It makes fixie tries look great compared to BTreeSets. You should always scrutinize a benchmark, especially when it surprises you, but most of all when it confirms your own beliefs (or desires). This is when it is most tempting to stop looking and publish your results. (This making it a rhetorical benchmark.)

We don't recreate the trie every time in this test, so the trie gets progressively fuller as the iterations continue. Maybe fixie tries are good in this situation, but it's not what we meant to test, and isn't likely to give us much accuracy since the real workload will change every iteration.

Unfortunately, cargo bench doesn't give us the ability to do any kind of setup/teardown between iterations, so we're forced to use patterns like this:

fn random_insertions_on_a_set<T: Rand, S: Set<T>>(b: &mut Bencher, new: fn () -> S)
    let mut rng = rand::thread_rng();
    let mut s = new();
    for _ in 0..N_INSERTS { s.insert(rng.gen()); }
    b.iter(|| { s.insert(rng.gen()); });

I can't fault cargo bench too much here, because it does so much right, out of the box: it warms up the code under test before trying to measure, and uses somewhat robust statistical measures to determine when it's safe to stop (rather than using the mean and standard deviation as you'll see in a lot of benchmarks). Also, it takes a lot of fiddly, system-specific code to be able to measure a single iteration with accuracy, so it would be difficult for it to provide this interface.

But since the underlying structure is changing on every iteration, we may not be measuring what we think we're measuring. At least filling it partially before starting the timing puts the inserts-under-measurement in more consistent territory.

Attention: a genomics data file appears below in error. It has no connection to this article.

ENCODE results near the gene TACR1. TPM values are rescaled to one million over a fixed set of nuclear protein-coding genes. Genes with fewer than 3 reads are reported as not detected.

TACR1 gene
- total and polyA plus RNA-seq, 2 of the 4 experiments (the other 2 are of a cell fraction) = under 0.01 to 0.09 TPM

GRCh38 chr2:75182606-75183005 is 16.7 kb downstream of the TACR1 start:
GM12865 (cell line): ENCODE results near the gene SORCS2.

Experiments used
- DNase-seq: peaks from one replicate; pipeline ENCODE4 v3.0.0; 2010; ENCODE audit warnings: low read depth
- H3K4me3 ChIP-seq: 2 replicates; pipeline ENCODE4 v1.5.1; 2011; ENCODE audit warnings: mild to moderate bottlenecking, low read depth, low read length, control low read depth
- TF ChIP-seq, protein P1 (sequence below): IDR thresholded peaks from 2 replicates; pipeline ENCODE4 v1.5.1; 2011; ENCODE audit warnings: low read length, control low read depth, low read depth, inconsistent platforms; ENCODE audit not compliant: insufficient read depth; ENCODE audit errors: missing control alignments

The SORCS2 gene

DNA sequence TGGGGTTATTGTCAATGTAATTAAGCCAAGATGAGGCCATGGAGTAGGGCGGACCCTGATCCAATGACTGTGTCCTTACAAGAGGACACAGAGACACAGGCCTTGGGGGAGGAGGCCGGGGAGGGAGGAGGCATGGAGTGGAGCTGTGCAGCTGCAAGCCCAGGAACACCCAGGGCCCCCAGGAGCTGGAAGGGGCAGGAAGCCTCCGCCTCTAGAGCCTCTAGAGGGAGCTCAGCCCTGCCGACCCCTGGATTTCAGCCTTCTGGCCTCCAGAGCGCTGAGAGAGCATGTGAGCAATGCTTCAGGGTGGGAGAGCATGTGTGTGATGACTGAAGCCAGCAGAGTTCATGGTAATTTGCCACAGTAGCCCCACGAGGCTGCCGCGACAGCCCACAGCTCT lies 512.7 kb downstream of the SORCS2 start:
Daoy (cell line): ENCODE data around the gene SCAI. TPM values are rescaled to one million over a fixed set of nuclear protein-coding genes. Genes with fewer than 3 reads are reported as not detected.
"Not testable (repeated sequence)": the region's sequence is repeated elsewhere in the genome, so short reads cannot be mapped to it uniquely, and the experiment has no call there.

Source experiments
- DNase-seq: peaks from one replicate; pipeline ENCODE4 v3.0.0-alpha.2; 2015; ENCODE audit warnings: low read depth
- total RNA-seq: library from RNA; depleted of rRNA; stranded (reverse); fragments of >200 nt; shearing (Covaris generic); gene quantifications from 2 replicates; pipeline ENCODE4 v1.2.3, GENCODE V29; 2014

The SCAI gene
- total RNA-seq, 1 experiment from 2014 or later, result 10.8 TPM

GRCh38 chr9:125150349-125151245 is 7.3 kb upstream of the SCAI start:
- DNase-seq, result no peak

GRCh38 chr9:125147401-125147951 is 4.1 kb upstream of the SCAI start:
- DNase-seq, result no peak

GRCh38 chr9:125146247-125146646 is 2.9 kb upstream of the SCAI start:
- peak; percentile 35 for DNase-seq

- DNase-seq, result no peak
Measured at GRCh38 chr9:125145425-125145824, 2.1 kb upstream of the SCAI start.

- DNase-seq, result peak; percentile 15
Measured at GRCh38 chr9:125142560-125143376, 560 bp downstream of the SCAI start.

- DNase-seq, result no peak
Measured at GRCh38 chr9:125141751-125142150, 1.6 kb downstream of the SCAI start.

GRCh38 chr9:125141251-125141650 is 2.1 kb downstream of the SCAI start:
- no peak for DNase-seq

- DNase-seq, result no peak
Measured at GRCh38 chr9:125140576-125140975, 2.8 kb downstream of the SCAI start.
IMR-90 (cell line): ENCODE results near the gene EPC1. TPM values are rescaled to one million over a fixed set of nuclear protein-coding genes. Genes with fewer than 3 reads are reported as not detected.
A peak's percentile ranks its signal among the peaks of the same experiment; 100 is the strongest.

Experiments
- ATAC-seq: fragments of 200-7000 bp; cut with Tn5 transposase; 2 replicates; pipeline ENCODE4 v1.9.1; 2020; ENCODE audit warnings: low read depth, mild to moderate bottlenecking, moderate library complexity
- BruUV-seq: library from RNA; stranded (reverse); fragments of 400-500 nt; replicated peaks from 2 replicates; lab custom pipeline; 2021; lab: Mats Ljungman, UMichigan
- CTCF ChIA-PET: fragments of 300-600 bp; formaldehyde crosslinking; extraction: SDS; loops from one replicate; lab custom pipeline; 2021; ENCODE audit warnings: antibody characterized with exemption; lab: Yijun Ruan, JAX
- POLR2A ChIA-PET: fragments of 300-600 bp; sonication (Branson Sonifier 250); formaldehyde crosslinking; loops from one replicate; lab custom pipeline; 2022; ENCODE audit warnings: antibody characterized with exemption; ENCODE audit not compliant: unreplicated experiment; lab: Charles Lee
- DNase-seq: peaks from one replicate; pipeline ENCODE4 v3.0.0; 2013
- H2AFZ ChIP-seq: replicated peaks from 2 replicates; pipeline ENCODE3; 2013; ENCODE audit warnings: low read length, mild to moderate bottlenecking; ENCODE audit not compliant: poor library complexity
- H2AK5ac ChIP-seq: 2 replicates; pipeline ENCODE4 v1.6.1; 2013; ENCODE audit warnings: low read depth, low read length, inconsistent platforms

Tangent: debugging a jemalloc deadlock

After updating this crate to use the latest Rust allocator API, some tests would hang. Digging in with gdb revealed they were deadlocked, trying to lock a mutex they already held. Although I was 99% sure this was a bug in my code, jemalloc has had its fair share of deadlock bugs in the past so I held a glimmer of hope I could find something really interesting.

The tests didn't hang with the system allocator and valgrind saw nothing wrong. So I dug into the code and learned a lot about jemalloc's internals; especially I learned that there's a lot of tricky locking in the thread cache code, which surprises me since the point of the thread cache is to reduce synchronization overhead, but I guess I was looking at all the slow paths. I observed that modifying lg_tcache_max (the largest size-class kept in the thread cache) changed at what point it deadlocked, but not in a predictable way (making a table of values to progress, there was a general trend that the larger the classes allowed, the more progress it made, but not consistently).

One of the interesting things was how predictable the failure was. Thinking I might be doing something to corrupt jemalloc's structures badly enough to corrupt the lock, I scripted gdb to print the state of the lock at the points where it was locked and unlocked in the function where it deadlocks, which revealed that the locks looked fine in that function. Unfortunately, because everything was optimized out, it was hard to introspect the structures I thought might have been getting corrupted; I started building rust with a debug, assertion-laden jemalloc, but I knew it would take all night on my laptop.